Julian Assange, founder of WikiLeaks, has said that he intends to run for a seat in the Australian Senate in the 2013 federal election, and plans to form a WikiLeaks party. Another interview speaks of his health and the financial blockade of WikiLeaks.
Assange made the announcement from the Ecuadorian Embassy in London, where he has been holed up for six months to avoid extradition to Sweden and possibly the US.
Assange told Fairfax Media that his plans to register the WikiLeaks political party were “significantly advanced” and added that “a number of very worthy people admired by the Australian public” have expressed their availability to run for election on the party ticket.
This is all well and good, and he has the right to do this as an Australian citizen, but there is one problem. The fact that he is still stuck in the Ecuadorian Embassy in London, with no sign of being able to leave any time soon, as the UK government will not grant him safe passage.
Assange said, however, that this is only a minor obstacle, as it is “inevitable” that the US will eventually drop its investigation into WikiLeaks. “The building of political opposition to the persecution of a media organization” will lead the US Department of Justice to drop its espionage investigation: "Getting the US investigation dropped, that is our number-one priority," he said.
According to Assange, he is able to register as an overseas elector in New South Wales and Victoria, adding that a “strategic decision” will determine which state he chooses to represent. Reportedly, if Assange is elected, but unable to return to Australia, a nominee would occupy his seat.
Assange did say that he had been "quite encouraged" by series of published polls through the past two years that showed support for WikiLeaks had remained "consistently high".
In the meantime, Assange's father, back home in Australia, is backing his son's plans and is coordinating preparations for the party’s formation. A draft of the party’s constitution has also been submitted for legal review.
The registration of the party with the Australian Electoral Commission would require confirmation of at least 500 members who are listed on the electoral roll.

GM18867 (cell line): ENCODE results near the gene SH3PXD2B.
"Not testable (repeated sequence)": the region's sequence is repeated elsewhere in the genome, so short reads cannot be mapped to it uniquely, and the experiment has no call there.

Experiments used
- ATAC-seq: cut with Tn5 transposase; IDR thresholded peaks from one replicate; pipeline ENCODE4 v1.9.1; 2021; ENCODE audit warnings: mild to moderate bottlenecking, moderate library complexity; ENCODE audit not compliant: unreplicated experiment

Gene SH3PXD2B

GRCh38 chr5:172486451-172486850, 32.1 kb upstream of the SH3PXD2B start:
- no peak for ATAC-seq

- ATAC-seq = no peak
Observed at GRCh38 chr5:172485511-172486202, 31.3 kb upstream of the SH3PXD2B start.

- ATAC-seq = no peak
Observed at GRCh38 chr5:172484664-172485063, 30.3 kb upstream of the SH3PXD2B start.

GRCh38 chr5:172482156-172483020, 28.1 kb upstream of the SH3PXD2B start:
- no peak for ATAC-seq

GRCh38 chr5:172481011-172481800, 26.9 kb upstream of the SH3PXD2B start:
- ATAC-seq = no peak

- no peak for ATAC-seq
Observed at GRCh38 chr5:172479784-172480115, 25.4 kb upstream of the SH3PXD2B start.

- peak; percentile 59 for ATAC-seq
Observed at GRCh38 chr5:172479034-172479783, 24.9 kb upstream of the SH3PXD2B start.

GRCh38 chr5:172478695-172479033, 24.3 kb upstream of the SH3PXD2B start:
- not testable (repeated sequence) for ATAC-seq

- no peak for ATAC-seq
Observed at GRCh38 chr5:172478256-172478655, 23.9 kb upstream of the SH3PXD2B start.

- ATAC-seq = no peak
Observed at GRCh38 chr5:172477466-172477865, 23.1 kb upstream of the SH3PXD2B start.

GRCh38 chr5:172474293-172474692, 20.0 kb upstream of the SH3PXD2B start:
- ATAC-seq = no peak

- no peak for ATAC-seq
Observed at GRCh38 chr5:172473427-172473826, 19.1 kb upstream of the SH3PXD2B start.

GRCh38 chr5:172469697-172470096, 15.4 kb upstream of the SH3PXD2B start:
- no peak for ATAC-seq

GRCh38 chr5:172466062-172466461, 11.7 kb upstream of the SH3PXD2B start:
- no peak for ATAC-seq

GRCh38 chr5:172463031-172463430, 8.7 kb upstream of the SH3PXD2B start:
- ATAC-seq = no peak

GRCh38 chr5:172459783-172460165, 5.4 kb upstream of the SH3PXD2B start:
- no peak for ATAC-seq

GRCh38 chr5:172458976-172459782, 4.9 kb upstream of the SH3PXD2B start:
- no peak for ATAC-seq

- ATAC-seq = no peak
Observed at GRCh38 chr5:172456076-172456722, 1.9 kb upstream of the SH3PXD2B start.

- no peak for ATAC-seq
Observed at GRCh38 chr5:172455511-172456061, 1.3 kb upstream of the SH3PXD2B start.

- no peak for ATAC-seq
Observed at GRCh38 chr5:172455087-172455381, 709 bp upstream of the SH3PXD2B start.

Assange says that the goal of the party would be to further advance WikiLeaks’ founding principles of promoting openness in government and politics, and to combat growing intrusions on individual privacy.
According to a poll run on the National Times website, Assange would apparently receive around 72% of the votes:
Poll on possibility of votes for Julian Assange run by the National Times.
Talking of his six month stay in the Ecuadorian embassy, Assange says that British police are waiting outside to arrest him and extradite him to Sweden to face questioning on sexual assault allegations.
“They’re squatting on the front door demanding the identity of everyone who comes in. It’s an outrageous violation of diplomatic practice,” he said.
Assange is convinced that extradition to Sweden would eventually lead to him being passed on to the US, where he would face espionage charges for the release of thousands of classified documents, including secret cables of the US State Department.
Health and the Financial Blockade against WikiLeaks:
In another interview with ABC Radio on Wednesday, Assange responded to reports that he has a chronic lung condition.
"I wouldn't necessarily go that far but the circumstances are difficult," he said.
He said that the Australian Government had offered limited help to him. "The Australian Government gave a list of numbers for doctors in the London area, that was all that they would do," he said.
However, he says that even though he has been at the embassy for six months, things could be worse: “One gets used to things. Other people are in much harsher conditions than I am…[the embassy] is certainly preferable to solitary confinement in Sweden or the United States,” he said.
"Two years under house arrest, going to the police station every day at a certain time with a manacle around my leg was worse," he added, saying that other people associated with WikiLeaks are under worse conditions, including Bradley Manning.
In the radio interview below, Assange also discusses the blockade against payments to WikiLeaks, which has been ongoing for some time.